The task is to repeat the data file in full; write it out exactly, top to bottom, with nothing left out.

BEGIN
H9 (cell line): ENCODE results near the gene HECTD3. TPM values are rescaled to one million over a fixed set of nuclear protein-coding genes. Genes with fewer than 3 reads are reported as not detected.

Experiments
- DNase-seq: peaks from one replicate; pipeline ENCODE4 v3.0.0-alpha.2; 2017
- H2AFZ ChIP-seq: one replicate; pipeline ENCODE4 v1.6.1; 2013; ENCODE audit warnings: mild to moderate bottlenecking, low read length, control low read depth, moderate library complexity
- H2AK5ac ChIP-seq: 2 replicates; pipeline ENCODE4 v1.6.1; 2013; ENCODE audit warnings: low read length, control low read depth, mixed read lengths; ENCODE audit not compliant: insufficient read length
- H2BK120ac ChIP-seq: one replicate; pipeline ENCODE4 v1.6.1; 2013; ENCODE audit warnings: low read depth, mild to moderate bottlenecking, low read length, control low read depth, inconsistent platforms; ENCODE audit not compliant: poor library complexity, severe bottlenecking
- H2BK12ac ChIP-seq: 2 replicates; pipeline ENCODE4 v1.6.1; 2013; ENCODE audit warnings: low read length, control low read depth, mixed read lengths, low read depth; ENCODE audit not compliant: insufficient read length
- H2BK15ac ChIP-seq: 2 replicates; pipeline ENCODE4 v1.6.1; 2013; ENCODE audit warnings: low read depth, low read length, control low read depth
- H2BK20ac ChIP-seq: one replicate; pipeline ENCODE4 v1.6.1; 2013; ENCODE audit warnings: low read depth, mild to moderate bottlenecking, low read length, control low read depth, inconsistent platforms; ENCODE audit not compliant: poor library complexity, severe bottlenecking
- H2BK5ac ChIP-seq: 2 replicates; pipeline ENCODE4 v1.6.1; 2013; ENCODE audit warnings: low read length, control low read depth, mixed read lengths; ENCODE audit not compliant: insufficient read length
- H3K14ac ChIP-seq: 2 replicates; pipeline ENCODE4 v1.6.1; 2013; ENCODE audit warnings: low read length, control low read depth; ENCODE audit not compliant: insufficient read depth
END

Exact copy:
H9 (cell line): ENCODE results near the gene HECTD3. TPM values are rescaled to one million over a fixed set of nuclear protein-coding genes. Genes with fewer than 3 reads are reported as not detected.

Experiments
- DNase-seq: peaks from one replicate; pipeline ENCODE4 v3.0.0-alpha.2; 2017
- H2AFZ ChIP-seq: one replicate; pipeline ENCODE4 v1.6.1; 2013; ENCODE audit warnings: mild to moderate bottlenecking, low read length, control low read depth, moderate library complexity
- H2AK5ac ChIP-seq: 2 replicates; pipeline ENCODE4 v1.6.1; 2013; ENCODE audit warnings: low read length, control low read depth, mixed read lengths; ENCODE audit not compliant: insufficient read length
- H2BK120ac ChIP-seq: one replicate; pipeline ENCODE4 v1.6.1; 2013; ENCODE audit warnings: low read depth, mild to moderate bottlenecking, low read length, control low read depth, inconsistent platforms; ENCODE audit not compliant: poor library complexity, severe bottlenecking
- H2BK12ac ChIP-seq: 2 replicates; pipeline ENCODE4 v1.6.1; 2013; ENCODE audit warnings: low read length, control low read depth, mixed read lengths, low read depth; ENCODE audit not compliant: insufficient read length
- H2BK15ac ChIP-seq: 2 replicates; pipeline ENCODE4 v1.6.1; 2013; ENCODE audit warnings: low read depth, low read length, control low read depth
- H2BK20ac ChIP-seq: one replicate; pipeline ENCODE4 v1.6.1; 2013; ENCODE audit warnings: low read depth, mild to moderate bottlenecking, low read length, control low read depth, inconsistent platforms; ENCODE audit not compliant: poor library complexity, severe bottlenecking
- H2BK5ac ChIP-seq: 2 replicates; pipeline ENCODE4 v1.6.1; 2013; ENCODE audit warnings: low read length, control low read depth, mixed read lengths; ENCODE audit not compliant: insufficient read length
- H3K14ac ChIP-seq: 2 replicates; pipeline ENCODE4 v1.6.1; 2013; ENCODE audit warnings: low read length, control low read depth; ENCODE audit not compliant: insufficient read depth